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Earthsea? (1 Viewer)


Senior Member
Ok, so I'm debating whether to buy the Earthsea books. I've heard a mix of opinions, but most of the reviews on Barnes and Noble's website aren't descriptive enough or are by young readers. I would like to know if this book is worth reading. I am a lover of fantasy, especially Terry Brooks. Will this series appeal to me?


I've only read about a quarter of the first Earthsea book, and I didn't enjoy it very much. It wasn't horrible, but it was written in a top-down manner, as in, told and not shown. "Ged is a boy. He lives on an island. He is poor. But he is magical." etc. That's an exaggerration, obviously, but that's the impression I have from over a year ago.

But as stated, I didn't read but a quarter of the way into the book, so it might be the best thing ever after that point. The plot was certainly up-to-par up to that point. I was just looking for a story, and not a story synopsis.

Spherical Time

Senior Member
I had a difficult time with it as well. Which is odd because some of the things that she writes are beautiful.

It's a fantasy classic though. Maybe you should get it from your library instead of buying it.


Senior Member
I'm studying fantasy in a few weeks and this is on myh reading list, not got to it yet but if my lectureres are recommending it, it can't be comletely awful.

try the library before a buy.


Senior Member
People, Ursula le Guin is only one of the most respected authors of all time... She's like the Robert Heinlein of fantasy.
Truly. Although the novels themselves didn't particularly appeal to my taste in the way they were written, the plot and the idea itself were incredible.

Spherical Time

Senior Member
Hodge said:
People, Ursula le Guin is only one of the most respected authors of all time... She's like the Robert Heinlein of fantasy.
Stranger in a Strange land sucked, in my opinion anyway. I might have read it when I was too young though. Someone said that it's better if you take it as a satire of religion, but I prefer Good Omens.

The Door Into Summer, on the other hand, was a phenomenal work of science-fiction, and the Puppeteers is masterful.

I'm not a Tolkien fan either. Or Gaiman, for that matter.

It's possible to respect the masters without liking the things that they've written. These five writers have great imaginations, and really came up with some truly amazing ideas. Some parts of what they've crafted are the true pinacles of writing, but sometimes those jewels are set in rough stone.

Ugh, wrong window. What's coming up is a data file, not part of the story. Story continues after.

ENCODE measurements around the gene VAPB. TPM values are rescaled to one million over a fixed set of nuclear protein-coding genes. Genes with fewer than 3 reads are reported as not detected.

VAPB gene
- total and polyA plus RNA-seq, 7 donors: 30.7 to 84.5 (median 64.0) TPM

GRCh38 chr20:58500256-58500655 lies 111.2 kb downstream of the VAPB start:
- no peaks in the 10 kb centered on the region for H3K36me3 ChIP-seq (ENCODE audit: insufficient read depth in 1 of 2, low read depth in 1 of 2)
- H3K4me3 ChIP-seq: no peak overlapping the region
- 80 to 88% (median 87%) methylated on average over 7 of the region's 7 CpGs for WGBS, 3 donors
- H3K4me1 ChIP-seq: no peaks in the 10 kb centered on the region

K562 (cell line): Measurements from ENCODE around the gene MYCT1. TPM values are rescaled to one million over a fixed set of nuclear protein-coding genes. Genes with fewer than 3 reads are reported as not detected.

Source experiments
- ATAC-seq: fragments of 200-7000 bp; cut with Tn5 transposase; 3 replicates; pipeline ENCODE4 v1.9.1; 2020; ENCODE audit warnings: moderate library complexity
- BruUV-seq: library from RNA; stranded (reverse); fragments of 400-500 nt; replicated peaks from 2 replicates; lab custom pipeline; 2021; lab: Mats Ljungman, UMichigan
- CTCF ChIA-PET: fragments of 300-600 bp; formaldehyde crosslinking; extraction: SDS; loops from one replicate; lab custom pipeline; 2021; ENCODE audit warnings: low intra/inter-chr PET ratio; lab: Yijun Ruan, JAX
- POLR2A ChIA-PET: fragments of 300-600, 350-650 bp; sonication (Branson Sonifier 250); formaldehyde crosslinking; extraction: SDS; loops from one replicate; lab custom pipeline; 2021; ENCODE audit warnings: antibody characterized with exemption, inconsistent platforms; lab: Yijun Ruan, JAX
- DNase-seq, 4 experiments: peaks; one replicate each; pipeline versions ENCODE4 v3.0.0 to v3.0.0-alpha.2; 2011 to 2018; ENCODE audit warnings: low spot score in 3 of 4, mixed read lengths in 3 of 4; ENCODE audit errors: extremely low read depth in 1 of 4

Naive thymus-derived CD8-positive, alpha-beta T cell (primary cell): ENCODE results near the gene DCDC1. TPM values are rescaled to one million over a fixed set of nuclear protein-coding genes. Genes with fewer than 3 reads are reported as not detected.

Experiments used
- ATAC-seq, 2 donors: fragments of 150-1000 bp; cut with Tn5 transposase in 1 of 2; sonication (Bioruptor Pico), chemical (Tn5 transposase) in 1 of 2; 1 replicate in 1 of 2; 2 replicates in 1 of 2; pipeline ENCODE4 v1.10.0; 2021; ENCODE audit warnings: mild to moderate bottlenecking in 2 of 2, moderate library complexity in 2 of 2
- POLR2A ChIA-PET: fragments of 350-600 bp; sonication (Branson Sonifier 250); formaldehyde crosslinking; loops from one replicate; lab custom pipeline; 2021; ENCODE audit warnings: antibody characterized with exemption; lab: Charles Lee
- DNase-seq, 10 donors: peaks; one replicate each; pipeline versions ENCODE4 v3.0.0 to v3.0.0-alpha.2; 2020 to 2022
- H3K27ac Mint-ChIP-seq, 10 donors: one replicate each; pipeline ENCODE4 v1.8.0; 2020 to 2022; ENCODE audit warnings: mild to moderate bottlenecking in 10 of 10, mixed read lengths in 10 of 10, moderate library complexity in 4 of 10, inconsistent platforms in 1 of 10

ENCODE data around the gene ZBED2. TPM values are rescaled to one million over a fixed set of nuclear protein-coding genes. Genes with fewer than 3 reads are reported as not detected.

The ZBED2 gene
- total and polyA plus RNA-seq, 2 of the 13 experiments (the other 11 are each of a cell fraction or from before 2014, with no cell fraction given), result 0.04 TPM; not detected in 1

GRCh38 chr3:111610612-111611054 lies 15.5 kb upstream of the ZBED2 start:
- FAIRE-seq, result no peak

Of all of these, only Terry Pratchett makes the list of my favorite writers. The others are classics (or instant classics, in the case of Gaiman), but not my favorites.

Then again, Michelle West, whom I love, is a writer that most people can't stomach.


Senior Member
Have not taken the time to read the books yet, but saw the made for TV movie on the Sci-fi channel not too long ago. It's a pretty good flick. I would like to read them, some day.


Senior Member
Excellent fantasy. Ged's shadow is one of the few things in fantasy books that actually made me afraid and captivated, as opposed to rolling my eyes. Too bad the market's overrun with dripping, shallow shit like Jordan or Goodkind.

The earthsea books have depth.


Senior Member
There was a telemovie made of it a few years ago, but before anyone goes out adn gets the DVD, this is what Miss le guin thinks of it:

I've tried very hard to keep from saying anything at all about this production, being well aware that movies must differ in many ways from the books they're based on, and feeling that I really had no business talking about it, since I was not included in planning it and was given no part in discussions or decisions.

That makes it particularly galling of the director to put words in my mouth.
Mr Lieberman has every right to say what his intentions were in making the film he directed, called "Earthsea." He has no right at all to state what I intended in writing the Earthsea books.

Had "Miss Le Guin" been honestly asked to be involved in the planning of the film, she might have discussed with the film-makers what the books are about.

When I tried to suggest the unwisdom of making radical changes to characters, events, and relationships which have been familiar to hundreds of thousands of readers all over the world for over thirty years, I was sent a copy of the script and informed that production was already under way.
So, for the record: there is no statement in the books, nor did I ever intend to make a statement, about "the union of two belief systems." There's nothing at all about the "duality of spirituality and paganism," whatever that means, either.

Earlier in the article, Robert Halmi is quoted as saying that Earthsea "has people who believe and people who do not believe." I can only admire Mr Halmi's imagination, but I wish he'd left mine alone.

In the books, the wizardry of the Archipelago and the ritualism of the Kargs are opposed and united, like the yang and yin. The rejoining of the broken arm-ring is a symbol of the restoration of an unresting, active balance, offering a risky chance of peace.

This has absolutely nothing to do with "people who believe and people who do not believe." That terrible division into Believers and Unbelievers (itself a matter not of reason but of belief) is one which bedevils Christianity and Islam and drives their wars.

But the wizards of Earthsea would look on such wars as madness, and the dragons of Earthsea would laugh at them and fly away...

Toto, something tells me Earthsea isn't Iraq.
I wonder if the people who made the film of The Lord of the Rings had ended it with Frodo putting on the Ring and ruling happily ever after, and then claimed that that was what Tolkien "intended..." would people think they'd been "very, very honest to the books"?